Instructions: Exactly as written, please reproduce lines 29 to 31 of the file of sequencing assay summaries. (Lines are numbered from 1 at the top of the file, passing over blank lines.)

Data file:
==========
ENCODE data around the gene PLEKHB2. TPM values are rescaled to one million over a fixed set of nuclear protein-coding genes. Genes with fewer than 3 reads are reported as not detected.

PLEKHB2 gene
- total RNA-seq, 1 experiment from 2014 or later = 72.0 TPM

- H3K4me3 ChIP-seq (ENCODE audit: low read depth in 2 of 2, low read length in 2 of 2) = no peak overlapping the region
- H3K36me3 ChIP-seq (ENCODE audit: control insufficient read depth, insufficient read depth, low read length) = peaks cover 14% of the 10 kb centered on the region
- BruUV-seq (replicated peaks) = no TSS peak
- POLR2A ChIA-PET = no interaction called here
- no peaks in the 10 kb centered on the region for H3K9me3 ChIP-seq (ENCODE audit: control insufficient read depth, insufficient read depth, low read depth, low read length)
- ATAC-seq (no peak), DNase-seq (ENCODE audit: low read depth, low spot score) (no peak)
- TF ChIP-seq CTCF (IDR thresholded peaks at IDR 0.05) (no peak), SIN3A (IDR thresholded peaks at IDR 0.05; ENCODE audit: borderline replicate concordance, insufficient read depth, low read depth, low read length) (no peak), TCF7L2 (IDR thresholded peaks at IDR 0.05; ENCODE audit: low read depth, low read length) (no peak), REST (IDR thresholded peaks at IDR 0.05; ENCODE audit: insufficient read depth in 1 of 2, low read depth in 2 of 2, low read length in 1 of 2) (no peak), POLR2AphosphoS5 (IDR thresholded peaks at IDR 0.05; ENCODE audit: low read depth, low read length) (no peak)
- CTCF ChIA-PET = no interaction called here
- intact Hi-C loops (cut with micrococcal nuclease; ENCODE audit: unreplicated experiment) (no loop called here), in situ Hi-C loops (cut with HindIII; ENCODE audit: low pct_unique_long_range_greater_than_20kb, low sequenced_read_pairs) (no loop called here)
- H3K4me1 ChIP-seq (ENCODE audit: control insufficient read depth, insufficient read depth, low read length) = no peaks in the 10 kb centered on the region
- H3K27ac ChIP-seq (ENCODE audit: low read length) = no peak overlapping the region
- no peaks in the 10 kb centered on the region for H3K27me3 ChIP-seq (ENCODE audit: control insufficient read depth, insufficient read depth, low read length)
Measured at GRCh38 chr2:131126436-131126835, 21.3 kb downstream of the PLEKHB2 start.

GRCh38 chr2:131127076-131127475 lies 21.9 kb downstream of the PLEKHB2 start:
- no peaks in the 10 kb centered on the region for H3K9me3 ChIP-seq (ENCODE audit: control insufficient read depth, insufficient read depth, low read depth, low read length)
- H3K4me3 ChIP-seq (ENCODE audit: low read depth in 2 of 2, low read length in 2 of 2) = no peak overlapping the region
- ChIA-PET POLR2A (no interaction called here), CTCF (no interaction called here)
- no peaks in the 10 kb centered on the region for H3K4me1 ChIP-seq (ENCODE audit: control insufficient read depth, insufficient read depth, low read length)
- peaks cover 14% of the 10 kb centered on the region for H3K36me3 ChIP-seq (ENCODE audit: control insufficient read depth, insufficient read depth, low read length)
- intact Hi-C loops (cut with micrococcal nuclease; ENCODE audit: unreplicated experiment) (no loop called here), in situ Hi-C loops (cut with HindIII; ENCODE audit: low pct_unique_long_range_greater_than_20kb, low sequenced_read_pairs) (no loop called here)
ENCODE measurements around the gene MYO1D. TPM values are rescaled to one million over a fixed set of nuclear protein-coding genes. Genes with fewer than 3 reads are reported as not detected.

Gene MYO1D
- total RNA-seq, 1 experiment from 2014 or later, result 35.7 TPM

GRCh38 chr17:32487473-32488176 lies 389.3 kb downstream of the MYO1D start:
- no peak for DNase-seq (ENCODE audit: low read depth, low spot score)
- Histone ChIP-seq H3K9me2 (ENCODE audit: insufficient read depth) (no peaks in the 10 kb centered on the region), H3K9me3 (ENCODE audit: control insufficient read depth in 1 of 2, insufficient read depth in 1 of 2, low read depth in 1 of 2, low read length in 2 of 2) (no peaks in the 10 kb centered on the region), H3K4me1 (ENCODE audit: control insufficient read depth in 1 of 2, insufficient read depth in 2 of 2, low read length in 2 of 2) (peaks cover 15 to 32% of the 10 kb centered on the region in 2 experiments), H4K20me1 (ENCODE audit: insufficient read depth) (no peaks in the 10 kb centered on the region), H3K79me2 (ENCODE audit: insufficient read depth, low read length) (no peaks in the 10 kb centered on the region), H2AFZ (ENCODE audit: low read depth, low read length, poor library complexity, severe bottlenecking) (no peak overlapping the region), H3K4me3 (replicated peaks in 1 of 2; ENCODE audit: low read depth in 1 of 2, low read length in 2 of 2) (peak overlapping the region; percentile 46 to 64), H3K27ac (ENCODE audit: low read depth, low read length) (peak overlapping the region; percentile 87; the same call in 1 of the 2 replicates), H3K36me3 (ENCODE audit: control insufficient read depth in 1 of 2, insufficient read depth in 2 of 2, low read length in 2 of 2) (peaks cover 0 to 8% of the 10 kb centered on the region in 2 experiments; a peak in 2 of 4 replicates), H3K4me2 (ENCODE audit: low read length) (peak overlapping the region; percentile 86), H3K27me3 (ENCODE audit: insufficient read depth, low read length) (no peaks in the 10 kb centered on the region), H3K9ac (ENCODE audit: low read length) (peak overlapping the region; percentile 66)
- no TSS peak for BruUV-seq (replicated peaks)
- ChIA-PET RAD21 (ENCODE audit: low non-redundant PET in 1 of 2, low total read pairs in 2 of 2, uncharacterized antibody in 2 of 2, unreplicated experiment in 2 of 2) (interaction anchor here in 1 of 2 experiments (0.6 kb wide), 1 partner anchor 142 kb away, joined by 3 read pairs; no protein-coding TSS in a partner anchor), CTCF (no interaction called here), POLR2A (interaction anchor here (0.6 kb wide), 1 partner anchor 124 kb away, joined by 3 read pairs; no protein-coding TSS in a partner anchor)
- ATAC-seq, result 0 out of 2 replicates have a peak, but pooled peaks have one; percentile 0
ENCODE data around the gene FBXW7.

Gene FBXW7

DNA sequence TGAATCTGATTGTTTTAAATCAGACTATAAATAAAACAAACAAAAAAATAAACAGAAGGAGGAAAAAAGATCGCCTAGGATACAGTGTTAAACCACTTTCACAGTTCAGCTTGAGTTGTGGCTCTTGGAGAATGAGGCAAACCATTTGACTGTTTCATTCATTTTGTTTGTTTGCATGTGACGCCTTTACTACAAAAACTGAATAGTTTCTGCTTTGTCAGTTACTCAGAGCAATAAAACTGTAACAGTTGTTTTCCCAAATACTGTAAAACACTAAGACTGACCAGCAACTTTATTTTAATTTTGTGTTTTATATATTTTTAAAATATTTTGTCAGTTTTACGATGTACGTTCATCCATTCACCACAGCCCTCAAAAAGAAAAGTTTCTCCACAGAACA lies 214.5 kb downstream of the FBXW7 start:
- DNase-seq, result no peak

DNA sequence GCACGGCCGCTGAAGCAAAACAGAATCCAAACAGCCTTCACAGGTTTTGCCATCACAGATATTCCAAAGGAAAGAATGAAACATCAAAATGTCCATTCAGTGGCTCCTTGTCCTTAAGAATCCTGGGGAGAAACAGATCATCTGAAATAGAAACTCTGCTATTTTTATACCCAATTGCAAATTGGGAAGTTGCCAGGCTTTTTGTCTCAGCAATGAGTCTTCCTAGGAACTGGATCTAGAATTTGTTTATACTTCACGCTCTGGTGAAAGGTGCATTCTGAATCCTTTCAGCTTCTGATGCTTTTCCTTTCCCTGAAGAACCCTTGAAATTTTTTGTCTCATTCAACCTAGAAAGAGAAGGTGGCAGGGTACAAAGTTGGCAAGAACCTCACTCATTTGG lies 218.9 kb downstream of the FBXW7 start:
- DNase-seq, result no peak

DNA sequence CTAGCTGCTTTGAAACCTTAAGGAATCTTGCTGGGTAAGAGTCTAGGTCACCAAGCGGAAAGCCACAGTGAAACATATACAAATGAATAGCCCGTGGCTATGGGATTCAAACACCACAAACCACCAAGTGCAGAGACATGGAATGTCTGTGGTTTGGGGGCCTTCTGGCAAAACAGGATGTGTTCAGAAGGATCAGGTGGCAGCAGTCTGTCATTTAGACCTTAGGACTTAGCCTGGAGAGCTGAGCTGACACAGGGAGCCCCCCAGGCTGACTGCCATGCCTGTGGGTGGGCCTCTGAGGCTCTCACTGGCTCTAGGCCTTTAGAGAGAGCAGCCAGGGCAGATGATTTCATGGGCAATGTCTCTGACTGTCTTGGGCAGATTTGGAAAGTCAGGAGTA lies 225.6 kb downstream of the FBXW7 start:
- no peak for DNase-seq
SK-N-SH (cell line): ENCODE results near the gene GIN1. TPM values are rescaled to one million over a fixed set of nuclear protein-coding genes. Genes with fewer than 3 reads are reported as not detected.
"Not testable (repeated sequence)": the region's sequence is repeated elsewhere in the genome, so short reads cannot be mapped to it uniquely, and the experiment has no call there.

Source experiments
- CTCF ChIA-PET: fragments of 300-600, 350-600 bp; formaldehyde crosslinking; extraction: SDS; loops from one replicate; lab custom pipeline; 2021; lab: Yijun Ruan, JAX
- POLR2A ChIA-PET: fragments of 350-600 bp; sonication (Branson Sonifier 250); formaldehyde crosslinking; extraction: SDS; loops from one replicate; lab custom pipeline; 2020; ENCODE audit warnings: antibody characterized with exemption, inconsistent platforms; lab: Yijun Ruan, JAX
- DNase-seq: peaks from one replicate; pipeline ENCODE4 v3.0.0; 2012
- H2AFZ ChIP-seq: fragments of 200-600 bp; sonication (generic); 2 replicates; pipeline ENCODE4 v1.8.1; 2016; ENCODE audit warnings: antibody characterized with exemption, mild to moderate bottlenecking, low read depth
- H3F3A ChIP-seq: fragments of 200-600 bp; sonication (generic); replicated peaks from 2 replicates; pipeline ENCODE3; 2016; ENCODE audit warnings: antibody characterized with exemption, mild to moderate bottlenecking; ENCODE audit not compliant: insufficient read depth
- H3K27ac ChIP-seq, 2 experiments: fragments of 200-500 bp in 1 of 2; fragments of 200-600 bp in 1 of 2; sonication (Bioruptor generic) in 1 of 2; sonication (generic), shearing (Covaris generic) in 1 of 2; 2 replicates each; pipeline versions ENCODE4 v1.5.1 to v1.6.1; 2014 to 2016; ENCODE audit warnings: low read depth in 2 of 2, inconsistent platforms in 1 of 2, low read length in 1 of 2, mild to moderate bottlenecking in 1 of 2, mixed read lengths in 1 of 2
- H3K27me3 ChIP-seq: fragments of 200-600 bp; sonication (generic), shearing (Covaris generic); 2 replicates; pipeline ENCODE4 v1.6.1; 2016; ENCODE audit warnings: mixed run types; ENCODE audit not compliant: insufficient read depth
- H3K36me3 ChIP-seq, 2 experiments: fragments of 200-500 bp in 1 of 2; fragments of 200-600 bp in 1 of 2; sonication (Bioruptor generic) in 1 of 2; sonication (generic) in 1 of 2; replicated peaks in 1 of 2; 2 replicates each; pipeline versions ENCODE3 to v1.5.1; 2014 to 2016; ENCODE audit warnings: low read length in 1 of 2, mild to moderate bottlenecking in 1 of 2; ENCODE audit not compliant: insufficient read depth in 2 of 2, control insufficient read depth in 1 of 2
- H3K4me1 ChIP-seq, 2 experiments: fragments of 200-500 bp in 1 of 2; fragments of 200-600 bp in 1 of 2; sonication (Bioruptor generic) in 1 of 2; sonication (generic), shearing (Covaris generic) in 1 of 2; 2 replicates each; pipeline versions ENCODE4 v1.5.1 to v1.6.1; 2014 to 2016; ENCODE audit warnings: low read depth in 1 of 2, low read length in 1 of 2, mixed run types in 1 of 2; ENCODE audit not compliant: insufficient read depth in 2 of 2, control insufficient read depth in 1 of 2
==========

- Histone ChIP-seq H3K9me2 (ENCODE audit: insufficient read depth) (no peaks in the 10 kb centered on the region), H3K9me3 (ENCODE audit: control insufficient read depth in 1 of 2, insufficient read depth in 1 of 2, low read depth in 1 of 2, low read length in 2 of 2) (no peaks in the 10 kb centered on the region), H3K4me1 (ENCODE audit: control insufficient read depth in 1 of 2, insufficient read depth in 2 of 2, low read length in 2 of 2) (peaks cover 15 to 32% of the 10 kb centered on the region in 2 experiments), H4K20me1 (ENCODE audit: insufficient read depth) (no peaks in the 10 kb centered on the region), H3K79me2 (ENCODE audit: insufficient read depth, low read length) (no peaks in the 10 kb centered on the region), H2AFZ (ENCODE audit: low read depth, low read length, poor library complexity, severe bottlenecking) (no peak overlapping the region), H3K4me3 (replicated peaks in 1 of 2; ENCODE audit: low read depth in 1 of 2, low read length in 2 of 2) (peak overlapping the region; percentile 46 to 64), H3K27ac (ENCODE audit: low read depth, low read length) (peak overlapping the region; percentile 87; the same call in 1 of the 2 replicates), H3K36me3 (ENCODE audit: control insufficient read depth in 1 of 2, insufficient read depth in 2 of 2, low read length in 2 of 2) (peaks cover 0 to 8% of the 10 kb centered on the region in 2 experiments; a peak in 2 of 4 replicates), H3K4me2 (ENCODE audit: low read length) (peak overlapping the region; percentile 86), H3K27me3 (ENCODE audit: insufficient read depth, low read length) (no peaks in the 10 kb centered on the region), H3K9ac (ENCODE audit: low read length) (peak overlapping the region; percentile 66)
- no TSS peak for BruUV-seq (replicated peaks)
- ChIA-PET RAD21 (ENCODE audit: low non-redundant PET in 1 of 2, low total read pairs in 2 of 2, uncharacterized antibody in 2 of 2, unreplicated experiment in 2 of 2) (interaction anchor here in 1 of 2 experiments (0.6 kb wide), 1 partner anchor 142 kb away, joined by 3 read pairs; no protein-coding TSS in a partner anchor), CTCF (no interaction called here), POLR2A (interaction anchor here (0.6 kb wide), 1 partner anchor 124 kb away, joined by 3 read pairs; no protein-coding TSS in a partner anchor)